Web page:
A sendero is a cleared pathway (always in a straight line) through the woods or brushlands of south Texas and Mexico, often several miles long. Not until bulldozers were used for oil and gas exploration did senderos become commonplace. Most senderos are from twenty to fifty feet wide, though some are as much as fifty yards across. Hunters often set up blinds (shooting towers) along senderos to harvest deer as the animals cross. In the book A Vaquero of the Brush Country, John D. Young and J. Frank Dobie write: “I have sought to open a sendero, as we say on the border—a clearing—that will allow people to behold some of the secrets that the brush has hidden.”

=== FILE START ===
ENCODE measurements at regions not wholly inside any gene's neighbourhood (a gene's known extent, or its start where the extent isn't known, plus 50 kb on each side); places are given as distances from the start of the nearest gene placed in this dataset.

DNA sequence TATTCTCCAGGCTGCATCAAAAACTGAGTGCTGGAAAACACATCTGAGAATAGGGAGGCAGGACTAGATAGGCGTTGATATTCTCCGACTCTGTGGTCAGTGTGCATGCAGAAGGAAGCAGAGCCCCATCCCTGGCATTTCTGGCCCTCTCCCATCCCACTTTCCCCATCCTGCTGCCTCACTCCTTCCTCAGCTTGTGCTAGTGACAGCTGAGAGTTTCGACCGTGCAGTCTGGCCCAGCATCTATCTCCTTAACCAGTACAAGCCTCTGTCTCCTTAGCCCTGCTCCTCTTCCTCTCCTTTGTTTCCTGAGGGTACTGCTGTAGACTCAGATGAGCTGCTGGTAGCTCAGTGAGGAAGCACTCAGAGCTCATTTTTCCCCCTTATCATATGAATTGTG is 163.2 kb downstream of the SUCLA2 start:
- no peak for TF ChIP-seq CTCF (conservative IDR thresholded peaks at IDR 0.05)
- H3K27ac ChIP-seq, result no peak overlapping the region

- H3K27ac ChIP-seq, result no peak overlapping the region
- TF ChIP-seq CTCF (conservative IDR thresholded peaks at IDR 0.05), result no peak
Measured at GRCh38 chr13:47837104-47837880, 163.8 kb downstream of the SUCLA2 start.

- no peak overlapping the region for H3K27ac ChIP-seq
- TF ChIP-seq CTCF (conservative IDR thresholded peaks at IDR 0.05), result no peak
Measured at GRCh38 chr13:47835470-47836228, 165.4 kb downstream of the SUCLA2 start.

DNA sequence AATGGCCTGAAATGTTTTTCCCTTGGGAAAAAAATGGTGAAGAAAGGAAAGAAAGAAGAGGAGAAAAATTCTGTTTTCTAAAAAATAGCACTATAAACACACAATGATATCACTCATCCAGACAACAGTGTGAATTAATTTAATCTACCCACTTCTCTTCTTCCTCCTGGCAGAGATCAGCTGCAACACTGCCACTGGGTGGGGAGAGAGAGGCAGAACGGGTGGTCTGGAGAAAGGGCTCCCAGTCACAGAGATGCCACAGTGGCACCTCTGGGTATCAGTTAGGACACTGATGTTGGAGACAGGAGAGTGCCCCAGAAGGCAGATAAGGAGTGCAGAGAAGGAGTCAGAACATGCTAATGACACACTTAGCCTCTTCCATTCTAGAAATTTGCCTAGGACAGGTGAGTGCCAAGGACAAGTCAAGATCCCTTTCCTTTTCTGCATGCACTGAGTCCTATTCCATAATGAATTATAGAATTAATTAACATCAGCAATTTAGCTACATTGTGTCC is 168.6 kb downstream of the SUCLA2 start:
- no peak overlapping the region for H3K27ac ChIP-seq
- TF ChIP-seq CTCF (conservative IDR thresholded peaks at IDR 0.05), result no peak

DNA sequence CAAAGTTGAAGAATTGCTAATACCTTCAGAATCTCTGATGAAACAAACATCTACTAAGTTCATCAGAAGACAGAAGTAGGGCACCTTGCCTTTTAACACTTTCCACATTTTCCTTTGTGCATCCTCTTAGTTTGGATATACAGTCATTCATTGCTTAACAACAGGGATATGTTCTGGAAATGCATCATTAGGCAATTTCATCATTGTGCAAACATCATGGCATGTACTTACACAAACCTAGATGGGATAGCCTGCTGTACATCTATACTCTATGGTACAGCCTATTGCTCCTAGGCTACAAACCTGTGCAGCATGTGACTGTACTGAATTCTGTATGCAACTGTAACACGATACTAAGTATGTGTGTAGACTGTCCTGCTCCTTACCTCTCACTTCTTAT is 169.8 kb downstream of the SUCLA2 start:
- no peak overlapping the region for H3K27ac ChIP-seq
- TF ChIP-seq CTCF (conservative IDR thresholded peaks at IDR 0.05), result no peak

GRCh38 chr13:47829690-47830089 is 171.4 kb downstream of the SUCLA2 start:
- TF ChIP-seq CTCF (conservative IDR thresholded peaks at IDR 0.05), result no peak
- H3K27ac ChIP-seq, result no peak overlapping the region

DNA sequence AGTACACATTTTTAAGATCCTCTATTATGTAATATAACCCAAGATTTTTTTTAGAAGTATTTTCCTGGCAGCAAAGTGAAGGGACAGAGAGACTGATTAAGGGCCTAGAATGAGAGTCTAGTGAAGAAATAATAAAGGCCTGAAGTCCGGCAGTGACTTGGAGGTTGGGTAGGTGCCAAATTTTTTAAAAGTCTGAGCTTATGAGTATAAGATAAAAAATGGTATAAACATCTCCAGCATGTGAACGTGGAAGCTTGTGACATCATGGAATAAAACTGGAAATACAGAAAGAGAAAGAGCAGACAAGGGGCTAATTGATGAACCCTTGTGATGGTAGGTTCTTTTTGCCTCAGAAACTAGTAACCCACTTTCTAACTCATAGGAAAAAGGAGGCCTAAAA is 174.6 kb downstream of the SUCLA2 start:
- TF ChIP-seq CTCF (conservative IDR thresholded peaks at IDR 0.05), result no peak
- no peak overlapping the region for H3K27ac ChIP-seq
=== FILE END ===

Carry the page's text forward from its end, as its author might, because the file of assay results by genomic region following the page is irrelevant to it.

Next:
Arturo Longoria